THE letter from Ms Banks concerning the threat to rural bus services rings true throughout the county. She is one of thousands to be disadvantaged if Herefordshire Council’s plan to cut financial support to country bus services goes ahead. 
The plan will leave just up to six bus services remaining in the county. The last round of cuts threw up many examples of increased rural isolation and deprivation affecting those sectors of the community who cannot rely on access to, or afford a car. 
Examples were young people from Kington having to give up their jobs in Leominster when the bus service between the two towns was withdrawn; shift workers in Hereford being unable to keep their jobs when the evening bus service to/from Ledbury was withdrawn; various elderly people unable to visit friends and struggling with weekly shopping and necessary visits to doctors surgeries that are increasingly concentrated in the towns.
Commercial bus services between the market towns and Hereford are not safe either. Neither are the Hereford city services. 
The withdrawal of country bus services has a knock-on effect on an operator’s overall business. Already DRMBus has rationalised the Hereford-Bromyard-Worcester service as pointed out by Ms Banks and at the same time has increased fares by a massive 25 per cent to combat the loss in finance from Herefordshire Council.
It is likely that services to Ross-on-Wye, Leominster, Kington and Ledbury will also suffer reduced frequencies in the not too distant future.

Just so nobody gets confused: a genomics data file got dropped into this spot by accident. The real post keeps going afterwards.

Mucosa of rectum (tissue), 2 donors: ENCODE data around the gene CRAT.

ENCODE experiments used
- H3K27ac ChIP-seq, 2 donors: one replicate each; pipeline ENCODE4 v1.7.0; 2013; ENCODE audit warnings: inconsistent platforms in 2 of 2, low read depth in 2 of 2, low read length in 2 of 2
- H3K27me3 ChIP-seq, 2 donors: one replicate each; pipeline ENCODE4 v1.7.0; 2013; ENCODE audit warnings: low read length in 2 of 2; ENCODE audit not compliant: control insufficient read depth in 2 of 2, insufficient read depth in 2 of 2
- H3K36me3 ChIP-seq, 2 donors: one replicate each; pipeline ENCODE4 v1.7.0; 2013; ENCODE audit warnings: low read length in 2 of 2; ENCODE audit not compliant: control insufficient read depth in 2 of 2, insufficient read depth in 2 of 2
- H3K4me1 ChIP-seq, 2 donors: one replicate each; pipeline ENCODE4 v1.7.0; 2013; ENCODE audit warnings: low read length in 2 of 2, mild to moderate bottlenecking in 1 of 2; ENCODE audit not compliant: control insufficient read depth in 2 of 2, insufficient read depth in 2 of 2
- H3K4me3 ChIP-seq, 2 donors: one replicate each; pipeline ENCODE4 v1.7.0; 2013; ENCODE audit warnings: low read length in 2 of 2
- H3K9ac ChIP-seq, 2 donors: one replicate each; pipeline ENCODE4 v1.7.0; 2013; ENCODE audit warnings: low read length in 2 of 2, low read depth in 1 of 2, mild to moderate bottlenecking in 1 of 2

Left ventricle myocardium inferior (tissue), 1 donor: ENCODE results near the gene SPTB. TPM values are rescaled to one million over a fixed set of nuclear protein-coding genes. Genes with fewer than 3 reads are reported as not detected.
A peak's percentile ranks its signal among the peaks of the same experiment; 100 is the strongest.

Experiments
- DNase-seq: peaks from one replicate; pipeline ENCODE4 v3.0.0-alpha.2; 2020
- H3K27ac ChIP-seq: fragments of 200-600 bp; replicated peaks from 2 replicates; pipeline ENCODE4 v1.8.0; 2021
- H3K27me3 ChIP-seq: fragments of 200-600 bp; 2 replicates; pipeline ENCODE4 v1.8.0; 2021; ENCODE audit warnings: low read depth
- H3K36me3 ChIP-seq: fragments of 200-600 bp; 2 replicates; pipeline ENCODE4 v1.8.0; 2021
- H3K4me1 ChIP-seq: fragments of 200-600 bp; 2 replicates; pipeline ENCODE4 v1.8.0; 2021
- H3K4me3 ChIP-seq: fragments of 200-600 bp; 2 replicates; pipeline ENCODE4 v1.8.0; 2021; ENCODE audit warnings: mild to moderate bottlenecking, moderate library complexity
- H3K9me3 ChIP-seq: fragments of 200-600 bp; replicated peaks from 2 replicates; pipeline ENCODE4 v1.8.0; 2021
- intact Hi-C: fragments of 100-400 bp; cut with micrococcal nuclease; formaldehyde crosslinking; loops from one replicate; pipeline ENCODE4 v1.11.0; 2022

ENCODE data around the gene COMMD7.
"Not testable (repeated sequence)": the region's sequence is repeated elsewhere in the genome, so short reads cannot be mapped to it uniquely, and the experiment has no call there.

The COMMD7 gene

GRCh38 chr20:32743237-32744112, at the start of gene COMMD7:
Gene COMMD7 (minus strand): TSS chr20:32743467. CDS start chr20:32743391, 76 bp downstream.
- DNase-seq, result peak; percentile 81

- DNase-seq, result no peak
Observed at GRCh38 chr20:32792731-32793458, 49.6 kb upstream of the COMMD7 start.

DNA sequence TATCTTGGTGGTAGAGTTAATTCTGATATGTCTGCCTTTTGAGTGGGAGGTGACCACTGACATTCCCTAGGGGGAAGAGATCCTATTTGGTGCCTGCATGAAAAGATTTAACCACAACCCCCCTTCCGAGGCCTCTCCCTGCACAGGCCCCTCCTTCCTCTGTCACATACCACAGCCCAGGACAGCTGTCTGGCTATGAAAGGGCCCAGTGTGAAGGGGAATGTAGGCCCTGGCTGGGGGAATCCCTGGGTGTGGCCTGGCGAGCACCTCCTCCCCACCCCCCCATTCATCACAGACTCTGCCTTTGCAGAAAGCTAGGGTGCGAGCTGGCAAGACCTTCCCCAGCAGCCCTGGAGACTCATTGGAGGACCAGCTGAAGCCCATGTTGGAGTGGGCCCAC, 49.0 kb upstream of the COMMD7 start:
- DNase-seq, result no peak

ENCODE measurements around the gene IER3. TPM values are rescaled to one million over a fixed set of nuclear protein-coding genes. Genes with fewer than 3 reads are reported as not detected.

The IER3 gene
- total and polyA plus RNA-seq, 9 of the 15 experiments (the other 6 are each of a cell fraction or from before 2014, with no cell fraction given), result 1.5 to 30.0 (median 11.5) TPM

The implications of the council’s policy on bus service support has very far reaching consequences. And the saving to the council, a paltry sum of 0.5 per cent of total budget.
The local bus is the last public service to be provided in rural areas. Local shops and post offices have gone, the pubs are quickly going and I dare say local postal deliveries and collections will be next as the post is concentrated at collection points in the towns. 
The local bus is more than just a bus service, it is a vehicle of social interaction where people meet and talk. 
It also helps the elderly and the young maintain their independence. Take this independence away and a greater burden is thrown onto the social services and health authorities while the young are forced to move to the towns and cities, creating a population imbalance in the villages.
Rail & Bus for Herefordshire has mounted a campaign to alert people to the threat and the drastic situation which rural bus service cuts will create. 
You are urged to write to your local councillor, your MP and spread the alarming news around. Action is needed now before the budget is set, otherwise 2017 could well be the apocalypse for Herefordshire bus services.
Gareth Calan Davies
Chairman Rail & Bus for Herefordshire

I let you down
I WANT to apologise to those who voted for me for Ledbury Town Council, May 2015. 
I resigned on 21 July 21 and feel I have let you down. I cannot continue to serve you when there have been so many instances of bigotry, racism and injustice demonstrated. Two recent examples follow.
I could not sit by while a democratic vote to act fairly in matters regarding grievance procedures was ignored. Eight months has passed since this occurred and despite my numerous efforts this has never been revisited. 
I was also unable to accept the blocking of a motion that Ledbury welcome and respect people of all backgrounds. Hate speech has no place in Ledbury.
Time, effort and energy were put in to try and help resolve internal issues and understand the bitterness but it became clear my efforts were to no avail. I believe the matters above are fundamental. 
These inappropriate, undemocratic practices go against established guidelines for councils locally and nationally.
If you don’t know of my resignation, it is because it is buried and filed inappropriately under ‘general correspondence’. Having checked the boundaries of confidentiality, if you wish to contact me please do so at:
Maria Mackness
Ex-councillor Ledbury

Vanity tram